Good squad depth.
For teams that win things, they win, in part, because they have options that are as good as the regulars and can perform for sustained periods in the event teammates are out for long spells. This is where momentums can be lost. This is also where Medeama will trump many teams. On the bench last Sunday were Donsu, Yaro and new sensation Nana Kofi Babel.
Since returning from his loan spell, Donsu has started just one league game; the 1-1 draw away to Liberty Professionals – because he is not back to his best having missed Medeama’s preseason training. Ibrahim Yaro has started none but has been on the bench for every game. Eric Kwakwa and Rashid Nortey – the best player in the team and potentially the best central midfielder in the country – have not featured at all and only began training recently. On reputation alone, Donsu and Nortey will start for every team in this country. Similarly, there a lot of teams that could do with Eric Kwakwa and Ibrahim Yaro is a player a number of teams courted until he travelled. Yet, Medeama are blowing teams away without them. A few weeks from now, all these players will be in good shape to an add an extra layer of depth to an already loaded squad.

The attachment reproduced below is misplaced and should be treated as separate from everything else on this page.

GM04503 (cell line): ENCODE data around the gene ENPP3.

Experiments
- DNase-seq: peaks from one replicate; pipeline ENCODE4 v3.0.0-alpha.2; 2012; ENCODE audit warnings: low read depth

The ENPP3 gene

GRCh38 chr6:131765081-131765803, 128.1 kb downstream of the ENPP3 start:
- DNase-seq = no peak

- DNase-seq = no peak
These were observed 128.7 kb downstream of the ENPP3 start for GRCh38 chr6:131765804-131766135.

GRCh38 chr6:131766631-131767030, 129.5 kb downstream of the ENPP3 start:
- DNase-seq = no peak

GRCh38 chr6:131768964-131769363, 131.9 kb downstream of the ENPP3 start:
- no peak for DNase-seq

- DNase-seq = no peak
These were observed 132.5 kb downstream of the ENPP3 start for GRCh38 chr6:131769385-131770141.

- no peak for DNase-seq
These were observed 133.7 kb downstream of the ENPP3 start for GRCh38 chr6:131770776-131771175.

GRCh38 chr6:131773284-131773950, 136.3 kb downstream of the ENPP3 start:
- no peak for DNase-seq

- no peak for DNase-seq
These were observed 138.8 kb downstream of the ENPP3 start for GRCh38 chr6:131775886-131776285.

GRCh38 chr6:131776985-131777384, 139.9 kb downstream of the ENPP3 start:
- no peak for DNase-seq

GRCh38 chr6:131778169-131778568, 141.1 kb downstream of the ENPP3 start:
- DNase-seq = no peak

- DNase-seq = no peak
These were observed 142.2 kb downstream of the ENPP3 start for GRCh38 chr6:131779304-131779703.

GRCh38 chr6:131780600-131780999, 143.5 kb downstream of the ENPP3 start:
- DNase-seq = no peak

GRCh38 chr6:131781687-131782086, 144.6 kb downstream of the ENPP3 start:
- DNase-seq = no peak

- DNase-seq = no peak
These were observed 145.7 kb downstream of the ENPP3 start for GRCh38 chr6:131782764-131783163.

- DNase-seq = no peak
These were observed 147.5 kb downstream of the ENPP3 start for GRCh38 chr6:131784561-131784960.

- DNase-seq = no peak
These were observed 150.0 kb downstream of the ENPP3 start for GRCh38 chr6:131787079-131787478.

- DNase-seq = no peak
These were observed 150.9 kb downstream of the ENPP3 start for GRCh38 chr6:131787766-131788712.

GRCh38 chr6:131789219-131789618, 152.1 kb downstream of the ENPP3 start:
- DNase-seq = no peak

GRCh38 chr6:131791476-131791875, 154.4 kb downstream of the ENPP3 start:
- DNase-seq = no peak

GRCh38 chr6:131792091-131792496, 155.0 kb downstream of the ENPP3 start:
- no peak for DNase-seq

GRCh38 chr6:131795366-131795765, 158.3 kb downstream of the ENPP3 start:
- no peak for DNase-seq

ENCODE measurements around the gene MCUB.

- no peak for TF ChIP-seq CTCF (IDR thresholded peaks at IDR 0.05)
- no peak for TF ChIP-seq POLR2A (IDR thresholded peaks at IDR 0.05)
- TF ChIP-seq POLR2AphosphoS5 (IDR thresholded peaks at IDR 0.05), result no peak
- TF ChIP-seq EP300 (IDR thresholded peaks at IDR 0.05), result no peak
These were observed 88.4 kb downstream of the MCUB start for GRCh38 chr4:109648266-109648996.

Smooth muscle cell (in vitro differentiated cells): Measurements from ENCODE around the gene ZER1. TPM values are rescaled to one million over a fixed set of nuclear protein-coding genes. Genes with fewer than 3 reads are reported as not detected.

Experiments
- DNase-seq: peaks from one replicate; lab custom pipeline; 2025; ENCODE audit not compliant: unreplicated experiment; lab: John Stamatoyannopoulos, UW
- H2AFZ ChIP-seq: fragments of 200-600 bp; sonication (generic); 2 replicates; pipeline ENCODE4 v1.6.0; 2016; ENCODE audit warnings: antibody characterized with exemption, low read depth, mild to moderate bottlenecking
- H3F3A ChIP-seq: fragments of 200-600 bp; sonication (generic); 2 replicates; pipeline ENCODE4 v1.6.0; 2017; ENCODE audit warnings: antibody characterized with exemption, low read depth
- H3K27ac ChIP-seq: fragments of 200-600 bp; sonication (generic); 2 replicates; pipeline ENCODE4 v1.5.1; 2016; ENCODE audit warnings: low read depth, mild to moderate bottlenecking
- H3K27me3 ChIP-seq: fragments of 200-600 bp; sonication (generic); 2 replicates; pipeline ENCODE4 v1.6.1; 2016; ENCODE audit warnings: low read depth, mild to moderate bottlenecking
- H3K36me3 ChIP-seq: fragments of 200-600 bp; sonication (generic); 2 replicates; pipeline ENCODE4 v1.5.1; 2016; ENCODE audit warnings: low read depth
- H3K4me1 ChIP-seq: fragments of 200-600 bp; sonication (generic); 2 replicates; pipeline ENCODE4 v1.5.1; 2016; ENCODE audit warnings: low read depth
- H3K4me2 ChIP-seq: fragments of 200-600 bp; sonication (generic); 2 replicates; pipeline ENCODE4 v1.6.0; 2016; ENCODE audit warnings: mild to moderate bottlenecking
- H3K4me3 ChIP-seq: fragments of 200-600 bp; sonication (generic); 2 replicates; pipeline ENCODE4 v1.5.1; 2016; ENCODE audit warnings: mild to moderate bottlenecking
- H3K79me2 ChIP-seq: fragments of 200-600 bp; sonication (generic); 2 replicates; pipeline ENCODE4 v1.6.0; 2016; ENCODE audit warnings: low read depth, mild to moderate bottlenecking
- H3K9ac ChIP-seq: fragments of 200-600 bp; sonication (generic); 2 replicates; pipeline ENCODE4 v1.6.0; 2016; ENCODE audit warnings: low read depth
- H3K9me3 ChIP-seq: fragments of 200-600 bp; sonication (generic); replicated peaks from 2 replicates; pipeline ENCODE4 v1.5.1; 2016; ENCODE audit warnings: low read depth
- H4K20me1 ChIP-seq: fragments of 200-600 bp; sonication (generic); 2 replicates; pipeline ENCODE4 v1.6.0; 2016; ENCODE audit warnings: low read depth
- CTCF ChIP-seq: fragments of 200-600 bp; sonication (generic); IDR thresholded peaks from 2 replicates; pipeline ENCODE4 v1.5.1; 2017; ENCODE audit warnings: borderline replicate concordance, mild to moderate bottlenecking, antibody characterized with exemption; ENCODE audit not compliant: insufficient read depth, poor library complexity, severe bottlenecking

A shift in mentality
For many years, Medeama have shied away from any talk of winning the league. It was hard accept given the teams they have had, the management behind them and the financial behemoth fueling the club. Instead, they prioritized the F.A Cup, a competition they have won twice. Even then, journalists and fans did not understand. All of that has changed now.